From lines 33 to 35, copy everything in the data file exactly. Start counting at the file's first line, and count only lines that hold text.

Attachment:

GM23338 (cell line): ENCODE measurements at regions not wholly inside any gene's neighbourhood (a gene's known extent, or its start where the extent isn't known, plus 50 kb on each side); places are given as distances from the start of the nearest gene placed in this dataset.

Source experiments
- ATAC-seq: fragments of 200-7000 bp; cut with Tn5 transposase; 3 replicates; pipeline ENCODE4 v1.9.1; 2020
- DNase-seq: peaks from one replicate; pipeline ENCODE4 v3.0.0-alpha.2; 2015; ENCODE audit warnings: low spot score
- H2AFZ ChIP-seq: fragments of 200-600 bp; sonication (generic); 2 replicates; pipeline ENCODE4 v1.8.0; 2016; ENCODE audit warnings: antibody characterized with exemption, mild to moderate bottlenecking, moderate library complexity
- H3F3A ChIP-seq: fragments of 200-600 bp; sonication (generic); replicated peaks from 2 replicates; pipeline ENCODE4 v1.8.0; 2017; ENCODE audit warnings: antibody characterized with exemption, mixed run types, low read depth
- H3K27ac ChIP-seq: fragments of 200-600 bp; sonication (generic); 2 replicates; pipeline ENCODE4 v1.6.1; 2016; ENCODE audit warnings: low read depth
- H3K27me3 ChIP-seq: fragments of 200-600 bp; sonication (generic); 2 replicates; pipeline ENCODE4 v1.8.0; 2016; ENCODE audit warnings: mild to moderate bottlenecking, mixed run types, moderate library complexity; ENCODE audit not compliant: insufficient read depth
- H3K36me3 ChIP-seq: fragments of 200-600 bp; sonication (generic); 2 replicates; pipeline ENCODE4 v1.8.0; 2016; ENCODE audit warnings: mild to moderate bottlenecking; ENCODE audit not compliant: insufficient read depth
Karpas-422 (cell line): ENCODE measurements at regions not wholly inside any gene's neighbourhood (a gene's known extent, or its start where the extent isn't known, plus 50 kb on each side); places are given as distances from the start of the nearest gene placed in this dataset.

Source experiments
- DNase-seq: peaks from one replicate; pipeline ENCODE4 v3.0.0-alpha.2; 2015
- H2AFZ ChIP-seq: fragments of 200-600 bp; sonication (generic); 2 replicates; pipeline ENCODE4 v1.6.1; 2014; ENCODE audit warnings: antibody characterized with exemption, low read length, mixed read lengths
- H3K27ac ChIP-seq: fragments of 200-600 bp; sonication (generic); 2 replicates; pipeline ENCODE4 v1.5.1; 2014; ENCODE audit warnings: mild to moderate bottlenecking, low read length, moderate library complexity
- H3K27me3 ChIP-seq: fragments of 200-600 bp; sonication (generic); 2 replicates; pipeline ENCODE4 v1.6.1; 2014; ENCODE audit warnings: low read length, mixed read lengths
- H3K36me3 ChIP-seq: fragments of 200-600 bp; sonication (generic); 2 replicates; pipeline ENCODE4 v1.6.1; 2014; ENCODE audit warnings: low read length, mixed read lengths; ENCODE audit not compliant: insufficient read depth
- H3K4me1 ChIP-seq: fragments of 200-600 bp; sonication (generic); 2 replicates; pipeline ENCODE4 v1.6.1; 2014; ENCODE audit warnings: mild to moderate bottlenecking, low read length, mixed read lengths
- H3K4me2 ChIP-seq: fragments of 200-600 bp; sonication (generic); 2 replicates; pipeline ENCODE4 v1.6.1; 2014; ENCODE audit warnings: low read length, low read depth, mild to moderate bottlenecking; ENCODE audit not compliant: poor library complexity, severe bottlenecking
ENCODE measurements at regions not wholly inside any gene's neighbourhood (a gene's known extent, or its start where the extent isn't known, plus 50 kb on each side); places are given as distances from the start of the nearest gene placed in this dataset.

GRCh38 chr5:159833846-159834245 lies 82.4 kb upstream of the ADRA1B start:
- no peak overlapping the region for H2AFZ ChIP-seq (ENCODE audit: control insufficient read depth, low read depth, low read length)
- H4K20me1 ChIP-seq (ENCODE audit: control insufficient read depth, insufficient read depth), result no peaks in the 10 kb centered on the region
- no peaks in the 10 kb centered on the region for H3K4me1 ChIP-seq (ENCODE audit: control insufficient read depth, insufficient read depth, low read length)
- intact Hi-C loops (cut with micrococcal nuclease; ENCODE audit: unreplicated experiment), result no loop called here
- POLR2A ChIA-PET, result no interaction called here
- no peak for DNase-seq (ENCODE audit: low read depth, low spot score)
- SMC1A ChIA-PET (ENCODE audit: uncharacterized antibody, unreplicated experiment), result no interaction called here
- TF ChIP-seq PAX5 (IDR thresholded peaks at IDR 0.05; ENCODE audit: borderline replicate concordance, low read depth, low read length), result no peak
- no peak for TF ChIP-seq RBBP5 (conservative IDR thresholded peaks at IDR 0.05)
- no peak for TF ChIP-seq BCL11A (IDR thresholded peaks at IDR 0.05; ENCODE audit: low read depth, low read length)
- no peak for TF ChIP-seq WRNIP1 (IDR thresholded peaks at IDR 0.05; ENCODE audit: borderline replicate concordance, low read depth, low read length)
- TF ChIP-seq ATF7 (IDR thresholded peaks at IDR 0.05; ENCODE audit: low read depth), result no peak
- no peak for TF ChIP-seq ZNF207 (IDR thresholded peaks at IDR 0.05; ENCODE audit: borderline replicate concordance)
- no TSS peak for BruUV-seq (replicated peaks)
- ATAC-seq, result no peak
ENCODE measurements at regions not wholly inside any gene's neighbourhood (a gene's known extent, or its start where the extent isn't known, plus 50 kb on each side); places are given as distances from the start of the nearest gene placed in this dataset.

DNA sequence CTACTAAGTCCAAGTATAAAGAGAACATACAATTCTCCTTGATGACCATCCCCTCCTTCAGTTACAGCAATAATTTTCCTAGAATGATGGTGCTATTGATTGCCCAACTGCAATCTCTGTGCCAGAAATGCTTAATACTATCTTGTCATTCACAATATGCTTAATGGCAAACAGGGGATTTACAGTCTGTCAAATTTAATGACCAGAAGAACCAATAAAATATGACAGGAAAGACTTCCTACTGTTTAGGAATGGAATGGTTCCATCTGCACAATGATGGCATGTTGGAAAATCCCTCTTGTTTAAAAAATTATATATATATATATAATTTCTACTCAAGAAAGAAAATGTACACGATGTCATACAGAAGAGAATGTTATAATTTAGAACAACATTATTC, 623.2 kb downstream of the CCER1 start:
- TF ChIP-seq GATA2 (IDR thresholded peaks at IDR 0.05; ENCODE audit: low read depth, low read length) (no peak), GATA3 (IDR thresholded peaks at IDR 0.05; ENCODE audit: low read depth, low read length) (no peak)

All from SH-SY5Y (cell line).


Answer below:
- no peak for TF ChIP-seq ZNF207 (IDR thresholded peaks at IDR 0.05; ENCODE audit: borderline replicate concordance)
- no TSS peak for BruUV-seq (replicated peaks)
- ATAC-seq, result no peak